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One night, about a month before I moved from Boston to NYC, I was walking home from Cambridge after dinner with one of my best friends. The weather was pleasant, not too hot and not too cold. There was a lovely breeze and a sort of electricity in the air. As I walked across the Longfellow (or salt and pepper shaker) bridge, I stopped to gaze at the Charles river, glittering with the lights of Back Bay, while the T rumbled into Charles Street station behind me. Standing there, I felt a sense of magic, specialness, something almost sacred.

I think about this moment from time to time. What made it different from the millions of other moments I experience from day to day? Why does it stick out in my memory? My explanation is simply that I was fully present: not thinking about packing boxes or perseverating on my fears about moving. Just experiencing the beauty of the moment and gratitude for my ability to notice.

In meditation, we practice synchronizing the body and the mind. By placing the mind’s awareness on the breath, we remain in the present moment. And each time the mind escapes to the past – replaying events, solidifying stories – or races ahead – planning the day, fantasizing about something in the future – we practice bringing it back, to the breath, the present, NOW. And it is always NOW.

Particularly during this time of year I find it difficult to remain aware of the present moment. I am constantly going somewhere, getting something done, performing some task in order to move on to the next. As I check off my Christmas shopping list, meet friends, and prepare for the festivities, this holiday season, I’m experimenting with being fully present during the moments I usually view as means to an end. While walking to meet a friend, I enjoy the trip, instead of seeing it as standing between me and meeting my friend. While shopping for gifts, I take care in thoughtfully selecting something that shows my understanding and love for the recipient, instead of just focusing on the moment when he or she will open it up.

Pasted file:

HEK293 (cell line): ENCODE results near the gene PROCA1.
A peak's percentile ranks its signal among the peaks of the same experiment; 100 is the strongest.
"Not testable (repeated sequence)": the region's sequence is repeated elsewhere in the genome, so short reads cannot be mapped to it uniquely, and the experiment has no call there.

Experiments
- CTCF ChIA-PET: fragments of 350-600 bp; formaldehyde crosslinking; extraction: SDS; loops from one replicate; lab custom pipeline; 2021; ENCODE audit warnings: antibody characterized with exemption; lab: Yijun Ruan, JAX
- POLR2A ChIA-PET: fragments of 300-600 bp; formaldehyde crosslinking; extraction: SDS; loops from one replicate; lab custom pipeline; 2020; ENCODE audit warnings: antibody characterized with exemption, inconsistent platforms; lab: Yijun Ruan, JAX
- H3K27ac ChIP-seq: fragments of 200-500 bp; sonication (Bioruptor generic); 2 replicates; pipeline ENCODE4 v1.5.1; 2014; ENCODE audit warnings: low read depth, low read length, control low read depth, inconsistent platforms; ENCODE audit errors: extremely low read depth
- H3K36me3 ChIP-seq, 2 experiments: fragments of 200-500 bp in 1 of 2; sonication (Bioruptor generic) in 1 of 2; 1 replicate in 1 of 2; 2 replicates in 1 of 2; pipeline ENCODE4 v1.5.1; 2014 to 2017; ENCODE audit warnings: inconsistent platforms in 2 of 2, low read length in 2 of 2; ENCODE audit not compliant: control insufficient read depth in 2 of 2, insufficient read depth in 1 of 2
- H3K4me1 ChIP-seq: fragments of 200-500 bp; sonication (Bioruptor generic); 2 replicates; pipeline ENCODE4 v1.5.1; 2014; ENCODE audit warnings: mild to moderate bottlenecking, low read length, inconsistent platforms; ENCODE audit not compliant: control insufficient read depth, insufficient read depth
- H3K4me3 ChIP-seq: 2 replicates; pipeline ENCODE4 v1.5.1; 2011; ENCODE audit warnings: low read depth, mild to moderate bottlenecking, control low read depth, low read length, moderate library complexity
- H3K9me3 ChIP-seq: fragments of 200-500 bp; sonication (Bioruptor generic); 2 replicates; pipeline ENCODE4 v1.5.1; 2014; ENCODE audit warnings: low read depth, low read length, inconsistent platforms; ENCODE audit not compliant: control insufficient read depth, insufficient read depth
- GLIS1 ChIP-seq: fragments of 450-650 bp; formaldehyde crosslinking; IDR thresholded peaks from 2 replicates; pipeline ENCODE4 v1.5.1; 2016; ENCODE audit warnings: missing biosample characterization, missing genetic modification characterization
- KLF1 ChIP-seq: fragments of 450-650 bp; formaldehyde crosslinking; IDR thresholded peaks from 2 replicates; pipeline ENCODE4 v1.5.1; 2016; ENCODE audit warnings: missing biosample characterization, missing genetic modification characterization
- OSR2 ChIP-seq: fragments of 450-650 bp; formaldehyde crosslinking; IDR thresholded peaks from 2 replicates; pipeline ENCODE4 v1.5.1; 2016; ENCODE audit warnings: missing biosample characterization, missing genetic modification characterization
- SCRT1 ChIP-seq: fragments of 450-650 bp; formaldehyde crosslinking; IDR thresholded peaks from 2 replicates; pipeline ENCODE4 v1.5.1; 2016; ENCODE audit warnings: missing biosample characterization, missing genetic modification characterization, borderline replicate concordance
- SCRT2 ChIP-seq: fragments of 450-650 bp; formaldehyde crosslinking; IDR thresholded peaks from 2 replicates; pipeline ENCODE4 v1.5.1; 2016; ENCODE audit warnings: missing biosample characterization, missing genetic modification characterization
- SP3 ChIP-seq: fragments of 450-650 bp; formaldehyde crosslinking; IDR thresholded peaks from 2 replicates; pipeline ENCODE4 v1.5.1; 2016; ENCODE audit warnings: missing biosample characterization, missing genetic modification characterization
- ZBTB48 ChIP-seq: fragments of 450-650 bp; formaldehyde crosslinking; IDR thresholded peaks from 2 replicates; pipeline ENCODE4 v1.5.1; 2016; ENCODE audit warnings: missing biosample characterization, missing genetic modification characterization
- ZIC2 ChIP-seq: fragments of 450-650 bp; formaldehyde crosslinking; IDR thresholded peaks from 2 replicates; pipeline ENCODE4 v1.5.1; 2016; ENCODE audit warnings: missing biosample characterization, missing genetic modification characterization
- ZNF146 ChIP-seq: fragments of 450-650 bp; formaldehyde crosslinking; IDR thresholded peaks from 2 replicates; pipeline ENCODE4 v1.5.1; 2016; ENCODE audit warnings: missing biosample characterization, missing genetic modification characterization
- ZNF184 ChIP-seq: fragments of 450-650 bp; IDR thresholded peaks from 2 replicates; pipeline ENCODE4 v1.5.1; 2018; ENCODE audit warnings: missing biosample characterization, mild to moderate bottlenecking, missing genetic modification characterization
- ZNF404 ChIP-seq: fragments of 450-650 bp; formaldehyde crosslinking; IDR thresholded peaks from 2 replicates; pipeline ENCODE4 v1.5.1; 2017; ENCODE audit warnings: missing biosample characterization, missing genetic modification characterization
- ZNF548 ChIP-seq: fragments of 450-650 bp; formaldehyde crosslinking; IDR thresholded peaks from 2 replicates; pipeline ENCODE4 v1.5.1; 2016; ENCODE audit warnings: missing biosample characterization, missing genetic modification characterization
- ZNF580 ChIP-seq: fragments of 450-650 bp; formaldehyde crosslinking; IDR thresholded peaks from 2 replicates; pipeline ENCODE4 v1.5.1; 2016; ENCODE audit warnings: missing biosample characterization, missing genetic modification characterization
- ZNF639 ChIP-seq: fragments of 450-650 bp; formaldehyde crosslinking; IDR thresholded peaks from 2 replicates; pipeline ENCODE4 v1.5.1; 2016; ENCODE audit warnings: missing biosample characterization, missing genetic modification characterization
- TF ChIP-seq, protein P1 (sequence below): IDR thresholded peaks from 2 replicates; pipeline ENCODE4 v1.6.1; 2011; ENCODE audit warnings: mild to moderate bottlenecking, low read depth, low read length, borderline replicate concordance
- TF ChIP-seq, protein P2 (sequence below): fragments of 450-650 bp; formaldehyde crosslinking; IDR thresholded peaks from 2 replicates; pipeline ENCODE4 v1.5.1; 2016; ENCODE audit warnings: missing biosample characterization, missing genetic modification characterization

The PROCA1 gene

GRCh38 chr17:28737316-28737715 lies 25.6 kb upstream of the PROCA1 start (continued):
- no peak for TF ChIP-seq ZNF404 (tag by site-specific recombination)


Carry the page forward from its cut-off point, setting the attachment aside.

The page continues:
Even as I write this, I’m practicing awareness of my fingers typing, the feeling that this concept is important enough to want to share it, and how fortunate I am to be able to do so.


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After a certain age, you get to know yourself. For example, I know the following:

  • If I open a box of peanut butter Puffins cereal, it will be empty within 24 hours
  • From daylight savings time to the Winter Solstice, my ursine hibernation instinct prevails and I need a crane to get my ass out of bed
  • I will punctuate any and every emotionally charged statement that I make with “you know what I mean?”

I can’t really claim be surprised by these events after they happen for the 10th, 20th, or 1000th time, right? And yet, every Christmastime I find myself filling up a mental sac as big as Santa’s with expectations: My family will get along perfectly! I’ll stick to my diet! I’ll finally recapture the feeling I got at the age of 8 while watching my Dad put together our fake Christmas tree without having one of his legendary Christmas light-induced meltdowns (picture Alex Trebek turning beet red and throwing the fully decorated and lit tree out on the sidewalk).

And every Christmastime, I feel disappointed. Of course my family didn’t get along perfectly; we’re not the Waltons after all (and God only knows what happened after everyone said goodnight in that family!). I managed to eat one of each of the 37 cookie varieties my mom baked…for breakfast. Dad still freaked out when the lights started blinking. And that feeling, that sense of wonder and warmth and potential I remember from so long ago, seems to have eluded me once again.

Maybe next year. Or maybe not.

Maybe the disappointment doesn’t come from unmet expectations? Maybe it comes from having expectations at all. Expectations, after all, don’t really exist. They are fabrications made up from external sources, the word “should,” and possibly too many romantic comedies. How can we therefore experience a sense of loss when our expectations do not materialize? And what might we be missing by distracting ourselves with such imaginings?

These are tough times. The holidays are upon us. Kids are writing letters to Santa Claus to ask not for toys but jobs for their parents and a few necessities like socks. And we have a Speaker-elect who can’t stop crying.

My goal for this holiday season is to just be where I am, with the people I’m with, without trying to retrofit the situation to some imagined ideal that has utterly no relevance to my reality.

Before practicing yoga, we often set an intention. Today mine was “no expectations.” And I meant it. Whether I can stick to it remains to be seen. Perhaps this is where “one day at a time” comes in.

Happy Holidays everyone!